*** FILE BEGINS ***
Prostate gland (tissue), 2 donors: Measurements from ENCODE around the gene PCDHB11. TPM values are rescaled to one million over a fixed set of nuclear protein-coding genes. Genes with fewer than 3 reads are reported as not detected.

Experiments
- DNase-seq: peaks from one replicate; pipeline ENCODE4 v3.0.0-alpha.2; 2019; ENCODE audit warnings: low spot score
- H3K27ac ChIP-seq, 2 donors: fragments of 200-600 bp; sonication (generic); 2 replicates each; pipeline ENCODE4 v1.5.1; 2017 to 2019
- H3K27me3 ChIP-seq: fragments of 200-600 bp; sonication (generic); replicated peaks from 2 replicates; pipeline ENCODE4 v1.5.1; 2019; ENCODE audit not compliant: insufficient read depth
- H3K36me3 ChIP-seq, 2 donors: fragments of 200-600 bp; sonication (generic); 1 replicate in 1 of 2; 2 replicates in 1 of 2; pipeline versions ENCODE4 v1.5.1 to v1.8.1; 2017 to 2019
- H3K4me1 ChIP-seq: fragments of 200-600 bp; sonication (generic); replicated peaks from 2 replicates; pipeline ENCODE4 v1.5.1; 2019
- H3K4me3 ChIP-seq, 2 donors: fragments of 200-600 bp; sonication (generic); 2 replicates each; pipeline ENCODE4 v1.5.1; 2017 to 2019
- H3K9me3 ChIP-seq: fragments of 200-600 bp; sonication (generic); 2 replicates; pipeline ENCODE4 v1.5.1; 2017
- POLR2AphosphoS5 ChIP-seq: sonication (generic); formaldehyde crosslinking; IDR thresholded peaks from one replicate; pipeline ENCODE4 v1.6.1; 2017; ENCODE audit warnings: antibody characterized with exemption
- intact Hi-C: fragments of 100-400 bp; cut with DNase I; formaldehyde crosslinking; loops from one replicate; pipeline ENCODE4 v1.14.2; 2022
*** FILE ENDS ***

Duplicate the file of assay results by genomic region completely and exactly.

Prostate gland (tissue), 2 donors: Measurements from ENCODE around the gene PCDHB11. TPM values are rescaled to one million over a fixed set of nuclear protein-coding genes. Genes with fewer than 3 reads are reported as not detected.

Experiments
- DNase-seq: peaks from one replicate; pipeline ENCODE4 v3.0.0-alpha.2; 2019; ENCODE audit warnings: low spot score
- H3K27ac ChIP-seq, 2 donors: fragments of 200-600 bp; sonication (generic); 2 replicates each; pipeline ENCODE4 v1.5.1; 2017 to 2019
- H3K27me3 ChIP-seq: fragments of 200-600 bp; sonication (generic); replicated peaks from 2 replicates; pipeline ENCODE4 v1.5.1; 2019; ENCODE audit not compliant: insufficient read depth
- H3K36me3 ChIP-seq, 2 donors: fragments of 200-600 bp; sonication (generic); 1 replicate in 1 of 2; 2 replicates in 1 of 2; pipeline versions ENCODE4 v1.5.1 to v1.8.1; 2017 to 2019
- H3K4me1 ChIP-seq: fragments of 200-600 bp; sonication (generic); replicated peaks from 2 replicates; pipeline ENCODE4 v1.5.1; 2019
- H3K4me3 ChIP-seq, 2 donors: fragments of 200-600 bp; sonication (generic); 2 replicates each; pipeline ENCODE4 v1.5.1; 2017 to 2019
- H3K9me3 ChIP-seq: fragments of 200-600 bp; sonication (generic); 2 replicates; pipeline ENCODE4 v1.5.1; 2017
- POLR2AphosphoS5 ChIP-seq: sonication (generic); formaldehyde crosslinking; IDR thresholded peaks from one replicate; pipeline ENCODE4 v1.6.1; 2017; ENCODE audit warnings: antibody characterized with exemption
- intact Hi-C: fragments of 100-400 bp; cut with DNase I; formaldehyde crosslinking; loops from one replicate; pipeline ENCODE4 v1.14.2; 2022